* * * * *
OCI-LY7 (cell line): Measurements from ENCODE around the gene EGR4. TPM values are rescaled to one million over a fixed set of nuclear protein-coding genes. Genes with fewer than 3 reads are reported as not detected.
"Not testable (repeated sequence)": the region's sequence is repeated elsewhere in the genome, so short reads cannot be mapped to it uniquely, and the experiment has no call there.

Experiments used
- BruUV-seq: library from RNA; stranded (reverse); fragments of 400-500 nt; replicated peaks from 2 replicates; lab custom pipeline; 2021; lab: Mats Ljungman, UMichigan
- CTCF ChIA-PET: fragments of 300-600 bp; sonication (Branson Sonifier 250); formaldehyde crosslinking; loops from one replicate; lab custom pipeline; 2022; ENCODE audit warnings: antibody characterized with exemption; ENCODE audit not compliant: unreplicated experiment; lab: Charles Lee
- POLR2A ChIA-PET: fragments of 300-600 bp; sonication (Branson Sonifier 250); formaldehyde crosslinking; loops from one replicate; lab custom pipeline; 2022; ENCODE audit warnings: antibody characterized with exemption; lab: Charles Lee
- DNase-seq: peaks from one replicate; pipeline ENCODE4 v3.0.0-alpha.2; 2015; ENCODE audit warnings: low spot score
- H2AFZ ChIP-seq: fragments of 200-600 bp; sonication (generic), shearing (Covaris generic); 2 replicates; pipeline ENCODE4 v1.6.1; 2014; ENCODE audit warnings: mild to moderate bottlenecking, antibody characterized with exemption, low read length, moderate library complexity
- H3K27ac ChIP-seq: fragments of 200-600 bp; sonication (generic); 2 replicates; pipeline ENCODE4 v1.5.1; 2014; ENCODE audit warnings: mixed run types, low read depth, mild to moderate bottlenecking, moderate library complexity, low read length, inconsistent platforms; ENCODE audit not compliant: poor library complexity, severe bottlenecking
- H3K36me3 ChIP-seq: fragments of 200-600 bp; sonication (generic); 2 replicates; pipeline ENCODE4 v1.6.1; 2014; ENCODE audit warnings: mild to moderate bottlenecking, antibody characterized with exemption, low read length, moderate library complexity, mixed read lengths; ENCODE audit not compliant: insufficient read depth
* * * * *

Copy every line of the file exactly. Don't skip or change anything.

OCI-LY7 (cell line): Measurements from ENCODE around the gene EGR4. TPM values are rescaled to one million over a fixed set of nuclear protein-coding genes. Genes with fewer than 3 reads are reported as not detected.
"Not testable (repeated sequence)": the region's sequence is repeated elsewhere in the genome, so short reads cannot be mapped to it uniquely, and the experiment has no call there.

Experiments used
- BruUV-seq: library from RNA; stranded (reverse); fragments of 400-500 nt; replicated peaks from 2 replicates; lab custom pipeline; 2021; lab: Mats Ljungman, UMichigan
- CTCF ChIA-PET: fragments of 300-600 bp; sonication (Branson Sonifier 250); formaldehyde crosslinking; loops from one replicate; lab custom pipeline; 2022; ENCODE audit warnings: antibody characterized with exemption; ENCODE audit not compliant: unreplicated experiment; lab: Charles Lee
- POLR2A ChIA-PET: fragments of 300-600 bp; sonication (Branson Sonifier 250); formaldehyde crosslinking; loops from one replicate; lab custom pipeline; 2022; ENCODE audit warnings: antibody characterized with exemption; lab: Charles Lee
- DNase-seq: peaks from one replicate; pipeline ENCODE4 v3.0.0-alpha.2; 2015; ENCODE audit warnings: low spot score
- H2AFZ ChIP-seq: fragments of 200-600 bp; sonication (generic), shearing (Covaris generic); 2 replicates; pipeline ENCODE4 v1.6.1; 2014; ENCODE audit warnings: mild to moderate bottlenecking, antibody characterized with exemption, low read length, moderate library complexity
- H3K27ac ChIP-seq: fragments of 200-600 bp; sonication (generic); 2 replicates; pipeline ENCODE4 v1.5.1; 2014; ENCODE audit warnings: mixed run types, low read depth, mild to moderate bottlenecking, moderate library complexity, low read length, inconsistent platforms; ENCODE audit not compliant: poor library complexity, severe bottlenecking
- H3K36me3 ChIP-seq: fragments of 200-600 bp; sonication (generic); 2 replicates; pipeline ENCODE4 v1.6.1; 2014; ENCODE audit warnings: mild to moderate bottlenecking, antibody characterized with exemption, low read length, moderate library complexity, mixed read lengths; ENCODE audit not compliant: insufficient read depth